The following morning I came to unload the compressor set and sure enough, there had been water and it had come out through the hole we'd made in the end. But not just water. There was rust and carry-over oil, in fact, a goo with the consistency and colour that our grandson produces after he has eaten something he is intolerant to, just without the smell (thank goodness). I set about cleaning tools, etc., before setting off for the A1 where I encountered another traffic queue, which, after 4 hours of it the previous day, did leave me a trifle grumpy. However this turned out to be a short one brought about an inconsiderate VW Golf driver parking his car half on the grass of the entry slip road, requiring deployment of a police car and a quantity of road cones. Though I suppose the fact that it was upside down might have had a bearing on it.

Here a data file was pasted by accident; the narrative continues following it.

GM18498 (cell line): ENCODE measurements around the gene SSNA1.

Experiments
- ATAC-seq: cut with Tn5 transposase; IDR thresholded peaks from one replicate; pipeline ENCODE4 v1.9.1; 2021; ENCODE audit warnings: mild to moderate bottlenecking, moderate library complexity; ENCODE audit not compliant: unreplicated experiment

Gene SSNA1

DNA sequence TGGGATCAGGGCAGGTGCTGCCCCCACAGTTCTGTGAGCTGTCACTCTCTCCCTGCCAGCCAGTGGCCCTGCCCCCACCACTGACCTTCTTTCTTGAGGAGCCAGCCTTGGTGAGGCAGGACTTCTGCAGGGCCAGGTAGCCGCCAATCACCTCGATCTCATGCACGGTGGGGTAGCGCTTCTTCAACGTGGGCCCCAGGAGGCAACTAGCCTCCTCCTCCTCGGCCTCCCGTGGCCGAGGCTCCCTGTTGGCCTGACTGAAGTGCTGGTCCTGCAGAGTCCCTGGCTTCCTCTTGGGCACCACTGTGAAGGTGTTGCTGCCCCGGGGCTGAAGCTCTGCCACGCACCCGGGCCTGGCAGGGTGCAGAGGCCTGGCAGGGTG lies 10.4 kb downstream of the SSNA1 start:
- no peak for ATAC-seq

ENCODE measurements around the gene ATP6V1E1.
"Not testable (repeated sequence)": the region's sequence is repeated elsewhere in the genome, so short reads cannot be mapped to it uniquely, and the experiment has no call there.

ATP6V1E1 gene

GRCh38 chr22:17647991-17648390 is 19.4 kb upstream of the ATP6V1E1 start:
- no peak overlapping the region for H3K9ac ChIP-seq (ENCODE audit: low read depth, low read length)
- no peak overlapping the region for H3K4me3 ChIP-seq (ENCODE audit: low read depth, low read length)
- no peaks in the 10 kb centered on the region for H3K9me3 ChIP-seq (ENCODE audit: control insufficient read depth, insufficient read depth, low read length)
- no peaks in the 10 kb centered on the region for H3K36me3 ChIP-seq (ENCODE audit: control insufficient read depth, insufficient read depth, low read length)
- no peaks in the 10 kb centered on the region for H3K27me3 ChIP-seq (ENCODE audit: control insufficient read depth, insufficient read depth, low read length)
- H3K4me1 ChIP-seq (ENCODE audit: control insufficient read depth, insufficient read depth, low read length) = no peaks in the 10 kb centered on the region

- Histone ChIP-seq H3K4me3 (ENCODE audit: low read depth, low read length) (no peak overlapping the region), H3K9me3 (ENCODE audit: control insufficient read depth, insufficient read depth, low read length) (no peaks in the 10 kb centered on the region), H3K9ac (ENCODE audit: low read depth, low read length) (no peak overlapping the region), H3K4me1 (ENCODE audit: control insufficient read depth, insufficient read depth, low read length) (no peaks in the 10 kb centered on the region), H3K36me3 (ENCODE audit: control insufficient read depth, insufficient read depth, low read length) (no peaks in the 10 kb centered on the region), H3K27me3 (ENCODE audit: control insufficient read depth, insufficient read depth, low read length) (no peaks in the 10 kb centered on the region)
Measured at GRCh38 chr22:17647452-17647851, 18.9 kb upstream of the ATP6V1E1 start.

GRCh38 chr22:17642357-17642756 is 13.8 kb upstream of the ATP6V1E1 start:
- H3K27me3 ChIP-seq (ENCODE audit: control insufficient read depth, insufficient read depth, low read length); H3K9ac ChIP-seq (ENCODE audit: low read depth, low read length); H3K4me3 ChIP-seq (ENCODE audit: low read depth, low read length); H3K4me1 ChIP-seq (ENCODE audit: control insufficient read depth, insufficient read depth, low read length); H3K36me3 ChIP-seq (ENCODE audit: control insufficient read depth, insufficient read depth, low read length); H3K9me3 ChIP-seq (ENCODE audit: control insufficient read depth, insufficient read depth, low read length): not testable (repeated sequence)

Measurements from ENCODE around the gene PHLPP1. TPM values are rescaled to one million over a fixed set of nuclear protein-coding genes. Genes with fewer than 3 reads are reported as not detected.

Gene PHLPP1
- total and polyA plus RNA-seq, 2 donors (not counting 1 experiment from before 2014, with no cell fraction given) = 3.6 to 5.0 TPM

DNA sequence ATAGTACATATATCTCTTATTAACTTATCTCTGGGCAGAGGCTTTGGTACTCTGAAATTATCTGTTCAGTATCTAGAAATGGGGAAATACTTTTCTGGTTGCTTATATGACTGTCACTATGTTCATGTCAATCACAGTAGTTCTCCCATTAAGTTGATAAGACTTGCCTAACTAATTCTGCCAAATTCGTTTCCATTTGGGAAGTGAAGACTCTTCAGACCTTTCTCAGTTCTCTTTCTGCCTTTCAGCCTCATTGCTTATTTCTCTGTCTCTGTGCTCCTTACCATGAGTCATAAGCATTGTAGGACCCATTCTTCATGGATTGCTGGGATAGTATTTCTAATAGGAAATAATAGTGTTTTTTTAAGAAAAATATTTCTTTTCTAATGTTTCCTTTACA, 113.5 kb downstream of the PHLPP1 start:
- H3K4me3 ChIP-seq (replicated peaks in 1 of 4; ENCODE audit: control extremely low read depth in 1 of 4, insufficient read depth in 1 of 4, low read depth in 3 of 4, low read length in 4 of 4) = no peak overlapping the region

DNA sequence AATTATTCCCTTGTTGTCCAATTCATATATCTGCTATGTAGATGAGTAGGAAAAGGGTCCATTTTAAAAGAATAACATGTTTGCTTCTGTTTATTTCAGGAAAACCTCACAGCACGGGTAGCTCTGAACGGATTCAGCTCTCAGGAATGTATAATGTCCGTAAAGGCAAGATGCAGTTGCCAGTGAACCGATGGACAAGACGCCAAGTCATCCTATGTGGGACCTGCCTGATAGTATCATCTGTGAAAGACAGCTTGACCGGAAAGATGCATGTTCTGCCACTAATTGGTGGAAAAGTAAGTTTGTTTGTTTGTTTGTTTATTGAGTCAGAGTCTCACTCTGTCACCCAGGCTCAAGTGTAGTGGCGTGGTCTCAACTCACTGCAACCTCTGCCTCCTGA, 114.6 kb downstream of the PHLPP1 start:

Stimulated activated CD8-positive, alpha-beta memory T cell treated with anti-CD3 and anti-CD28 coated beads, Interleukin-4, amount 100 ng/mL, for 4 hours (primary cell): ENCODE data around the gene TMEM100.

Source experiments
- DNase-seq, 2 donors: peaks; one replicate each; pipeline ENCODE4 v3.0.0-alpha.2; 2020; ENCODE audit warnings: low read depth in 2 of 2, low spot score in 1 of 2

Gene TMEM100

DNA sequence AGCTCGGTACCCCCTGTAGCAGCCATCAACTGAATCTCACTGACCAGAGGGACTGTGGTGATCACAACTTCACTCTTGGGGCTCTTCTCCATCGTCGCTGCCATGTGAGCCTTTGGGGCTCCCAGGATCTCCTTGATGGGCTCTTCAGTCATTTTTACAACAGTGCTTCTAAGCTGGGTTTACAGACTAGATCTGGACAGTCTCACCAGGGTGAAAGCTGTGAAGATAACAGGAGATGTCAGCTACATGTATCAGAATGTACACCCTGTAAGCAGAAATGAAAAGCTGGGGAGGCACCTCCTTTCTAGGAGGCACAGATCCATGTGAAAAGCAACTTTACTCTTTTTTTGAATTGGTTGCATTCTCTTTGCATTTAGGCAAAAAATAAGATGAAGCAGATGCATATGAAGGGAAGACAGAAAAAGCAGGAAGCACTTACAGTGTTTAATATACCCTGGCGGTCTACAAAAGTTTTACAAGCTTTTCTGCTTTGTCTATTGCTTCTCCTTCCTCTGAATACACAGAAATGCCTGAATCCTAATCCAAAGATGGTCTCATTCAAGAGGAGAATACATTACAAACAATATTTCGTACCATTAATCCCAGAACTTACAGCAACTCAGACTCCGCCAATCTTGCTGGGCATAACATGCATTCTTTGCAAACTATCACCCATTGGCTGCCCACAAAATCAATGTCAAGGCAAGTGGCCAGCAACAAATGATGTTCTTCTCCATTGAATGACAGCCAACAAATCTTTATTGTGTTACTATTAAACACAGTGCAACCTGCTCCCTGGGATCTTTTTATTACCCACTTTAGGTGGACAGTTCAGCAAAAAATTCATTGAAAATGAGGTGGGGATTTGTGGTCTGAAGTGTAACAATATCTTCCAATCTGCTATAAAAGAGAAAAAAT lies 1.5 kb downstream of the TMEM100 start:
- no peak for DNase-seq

On Wednesday, after Andrew and Steph had returned grandson to Norfolk, we headed over to Scunthorpe together to attend a Special GM of the AFRPS. There is a time in any group's life when there comes a change at the top: when the key member(s) of a committee or Board choose to step aside. In the case of the AFRPS, the long-standing Chairman, Rob Harkness, having retired from work at the steel plant, indicated at the last AGM that he wished to stand down. He did not do so straight-away as no-one put themselves forward to succeed him, but at least there was a 'new' and comparatively young committee in place that seemed to be trying to take things forward. But Rob then decided he had to step down, and forced an election, with a special General Meeting called to fulfil it.
There are of course, contradictory pressures in any group: it is human nature that not everyone will see eye-to-eye, that there will be those who take a dislike to others because of their apparent stance or attitude. As Rob observed in his valedictory speech, it is up to the Chairman to bring the group together, calming fevered brows, preventing frictions bursting into flames (they're not direct quotes, but you get the idea).